"It's been a pretty long-running struggle for them," Myers said in an interview. "Their state accounts have a pretty similar pattern that basically they're broke."
The party's former chair, Jennifer Carnahan, resigned during her second term amid allegations that she ignored claims of sexual harassment by her staff members. She also co-hosted a podcast with donor Anton Lazarro, before he was charged with conspiracy sex trafficking of underage girls. He was sentenced to 21 years in prison earlier this year.
Myers has also observed a shift in party support in the Twin Cities metro area. Minneapolis and St. Paul once elected Republicans for statewide offices with some regularity, while more rural areas went to Democrats. The Twin Cities have since shifted in favor of electing Democrats and the Democratic Party remains competitive in midsize cities like Mankato and Rochester.
"Minnesota, like a lot of particularly Midwestern states, has seen a really big increase in geographic polarization," Myers said. "The shift of college-educated voters toward the Democrats has to some degree undermined the fundraising base of the Republican Party."
Atkeson said donors will open their wallets in places they believe they can win. This may also explain the Republican Party having more success in Wisconsin than in states like Minnesota or her home state of New Mexico.
The Republican Campaign Committee of New Mexico had $64,358.69 in cash on hand on Jan. 1, and $339,463.94 on Oct. 31. Its contributions this year total $172,503.09. It has also received $330,993.68 in funds transferred from affiliated committees.
Michigan was one of several battleground states to swing in favor of Biden in 2020. The state was won by former President Donald Trump in 2016.
The state has since favored Democrats for statewide positions. Democrats were victorious in the races for governor, secretary of state and attorney general in 2020.
Since the presidential election, the Michigan Republican Party has been divided, according to Jonathan Hanson, lecturer at the University of Michigan's Gerald R. Ford School of Public Policy. On one side are what he describes as the "traditional" Republicans, and on the other are Republicans who follow Trump's example.
The Michigan Republican Party began the year with $1.9 million in cash on hand. As of June 30 -- the date of its latest report -- it had $146,931.16. About $2.4 million has been disbursed, including $1.9 million transferred to affiliated committees.
Hanson said the party has become less transparent under the leadership of chair Kristina Karamo. She became the party chair after an unsuccessful secretary of state campaign in 2020. Following her loss, she refused to concede. Much like Trump, she has claimed without evidence that there were irregularities in the election.
The largest donations to the party this year have not exceeded $4,000. Traditionally big donors like Amway's wealthy co-founding families the Devoses and Van Andels have not given to the party this year.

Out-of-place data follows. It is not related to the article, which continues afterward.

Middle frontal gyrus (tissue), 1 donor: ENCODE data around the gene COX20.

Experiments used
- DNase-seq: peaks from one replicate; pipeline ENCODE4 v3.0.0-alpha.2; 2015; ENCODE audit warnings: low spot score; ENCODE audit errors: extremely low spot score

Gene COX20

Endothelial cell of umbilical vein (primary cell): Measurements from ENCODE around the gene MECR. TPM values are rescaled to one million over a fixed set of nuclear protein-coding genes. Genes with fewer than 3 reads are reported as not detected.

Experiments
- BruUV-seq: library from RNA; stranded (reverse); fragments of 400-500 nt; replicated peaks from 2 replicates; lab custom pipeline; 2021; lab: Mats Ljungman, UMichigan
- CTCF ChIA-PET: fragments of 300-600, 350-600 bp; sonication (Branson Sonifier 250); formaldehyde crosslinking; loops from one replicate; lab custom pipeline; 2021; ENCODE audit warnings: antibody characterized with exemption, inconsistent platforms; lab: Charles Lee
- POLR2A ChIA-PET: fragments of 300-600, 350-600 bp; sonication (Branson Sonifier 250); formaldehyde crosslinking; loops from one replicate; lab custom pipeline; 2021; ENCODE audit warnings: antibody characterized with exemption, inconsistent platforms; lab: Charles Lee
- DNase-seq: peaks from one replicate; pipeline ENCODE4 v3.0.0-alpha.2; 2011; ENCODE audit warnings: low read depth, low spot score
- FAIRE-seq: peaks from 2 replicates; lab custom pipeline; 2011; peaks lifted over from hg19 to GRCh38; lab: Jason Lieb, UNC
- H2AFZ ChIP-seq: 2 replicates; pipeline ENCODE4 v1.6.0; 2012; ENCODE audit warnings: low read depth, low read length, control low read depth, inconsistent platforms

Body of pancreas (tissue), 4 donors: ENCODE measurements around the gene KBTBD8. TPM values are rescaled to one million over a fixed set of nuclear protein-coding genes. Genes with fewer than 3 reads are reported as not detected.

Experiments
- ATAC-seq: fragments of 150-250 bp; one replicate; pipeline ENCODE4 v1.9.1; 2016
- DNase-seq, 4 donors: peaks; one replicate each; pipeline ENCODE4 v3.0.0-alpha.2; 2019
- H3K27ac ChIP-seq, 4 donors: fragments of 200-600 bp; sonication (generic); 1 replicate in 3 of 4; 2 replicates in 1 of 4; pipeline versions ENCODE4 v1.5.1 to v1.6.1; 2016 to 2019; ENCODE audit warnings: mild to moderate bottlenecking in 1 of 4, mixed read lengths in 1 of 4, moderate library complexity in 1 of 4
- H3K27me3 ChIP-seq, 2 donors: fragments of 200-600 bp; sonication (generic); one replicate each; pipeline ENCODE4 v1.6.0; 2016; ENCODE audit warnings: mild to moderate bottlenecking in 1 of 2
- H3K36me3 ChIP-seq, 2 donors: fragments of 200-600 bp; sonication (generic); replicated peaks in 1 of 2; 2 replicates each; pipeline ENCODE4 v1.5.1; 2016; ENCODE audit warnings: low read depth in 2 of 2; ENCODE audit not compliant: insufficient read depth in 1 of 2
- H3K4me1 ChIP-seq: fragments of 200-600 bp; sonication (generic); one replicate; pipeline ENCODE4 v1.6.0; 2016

"What's happened with the takeover of the party by so-called MAGA extremists is traditional donors are sitting out," Hanson said. "They are not providing the typical level of support they normally do."
The Democratic National Committee has received $44.7 million in contributions this year with $17.6 million in cash on hand as of Oct. 31. It tallied $92.8 million in total receipts, which includes transfers from other committees, interest and offsets.
The RNC totaled $59.9 million in contributions and $73.9 in total receipts. It started the year with $14.3 million in cash on hand, versus $30.5 million for the DNC.
While Republicans are struggling in states that lean Democrat, many state Democratic committees are not experiencing the same shortcomings in states that lean Republican.
Interpreting the reports from both parties is not as simple as making one-to-one comparisons, Hall told UPI.
"There's a number of different things happening," he said. "You have a noncompetitive presidential primary on one side and a competitive one on the other. You have a lot of members of both parties that are retiring. Fewer incumbents running means less fundraising going on."
Iowa, which was once considered a purple state, has voted for Republicans for president in the last two elections. It is also represented by four Republicans in the U.S. House and two in the U.S. Senate.
The Republican Party of Iowa has been among the most active in 2023, hosting all Republican presidential candidates on at least one occasion and some more than that ahead of the Jan. 15 caucuses. It has received $616,086.20 in contributions and $1.5 million in total receipts. After beginning the year with $43,908.09 in cash on hand, it had $525,940.91 at the end of the third quarter.
The Iowa Democratic Party has raised $773,906.99 in contributions and $1.2 million in total receipts this year. It had $394,405.14 cash on hand at the end of the third quarter after starting with $327,071.84 on Jan. 1. It owes $57,412.35 in debts and loans.